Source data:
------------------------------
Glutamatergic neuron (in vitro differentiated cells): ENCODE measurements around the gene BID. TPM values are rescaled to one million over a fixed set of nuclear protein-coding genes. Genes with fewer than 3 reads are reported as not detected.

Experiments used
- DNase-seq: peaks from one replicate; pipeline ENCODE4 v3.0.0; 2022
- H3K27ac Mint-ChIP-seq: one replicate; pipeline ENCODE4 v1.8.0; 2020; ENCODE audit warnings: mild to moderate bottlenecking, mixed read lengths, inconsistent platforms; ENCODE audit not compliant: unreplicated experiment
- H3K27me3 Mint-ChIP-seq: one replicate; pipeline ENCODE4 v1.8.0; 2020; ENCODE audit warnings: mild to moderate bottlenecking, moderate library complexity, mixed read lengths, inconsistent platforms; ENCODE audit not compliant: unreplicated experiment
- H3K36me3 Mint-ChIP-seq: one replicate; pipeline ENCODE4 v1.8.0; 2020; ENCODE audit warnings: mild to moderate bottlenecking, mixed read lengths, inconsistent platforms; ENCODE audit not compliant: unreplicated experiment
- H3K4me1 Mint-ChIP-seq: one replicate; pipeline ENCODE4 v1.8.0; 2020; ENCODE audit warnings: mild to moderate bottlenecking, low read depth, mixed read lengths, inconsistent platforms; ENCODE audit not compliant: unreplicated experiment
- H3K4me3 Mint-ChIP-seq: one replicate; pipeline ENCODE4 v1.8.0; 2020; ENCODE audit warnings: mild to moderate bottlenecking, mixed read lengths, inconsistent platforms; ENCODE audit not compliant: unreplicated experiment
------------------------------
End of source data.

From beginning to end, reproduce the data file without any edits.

Glutamatergic neuron (in vitro differentiated cells): ENCODE measurements around the gene BID. TPM values are rescaled to one million over a fixed set of nuclear protein-coding genes. Genes with fewer than 3 reads are reported as not detected.

Experiments used
- DNase-seq: peaks from one replicate; pipeline ENCODE4 v3.0.0; 2022
- H3K27ac Mint-ChIP-seq: one replicate; pipeline ENCODE4 v1.8.0; 2020; ENCODE audit warnings: mild to moderate bottlenecking, mixed read lengths, inconsistent platforms; ENCODE audit not compliant: unreplicated experiment
- H3K27me3 Mint-ChIP-seq: one replicate; pipeline ENCODE4 v1.8.0; 2020; ENCODE audit warnings: mild to moderate bottlenecking, moderate library complexity, mixed read lengths, inconsistent platforms; ENCODE audit not compliant: unreplicated experiment
- H3K36me3 Mint-ChIP-seq: one replicate; pipeline ENCODE4 v1.8.0; 2020; ENCODE audit warnings: mild to moderate bottlenecking, mixed read lengths, inconsistent platforms; ENCODE audit not compliant: unreplicated experiment
- H3K4me1 Mint-ChIP-seq: one replicate; pipeline ENCODE4 v1.8.0; 2020; ENCODE audit warnings: mild to moderate bottlenecking, low read depth, mixed read lengths, inconsistent platforms; ENCODE audit not compliant: unreplicated experiment
- H3K4me3 Mint-ChIP-seq: one replicate; pipeline ENCODE4 v1.8.0; 2020; ENCODE audit warnings: mild to moderate bottlenecking, mixed read lengths, inconsistent platforms; ENCODE audit not compliant: unreplicated experiment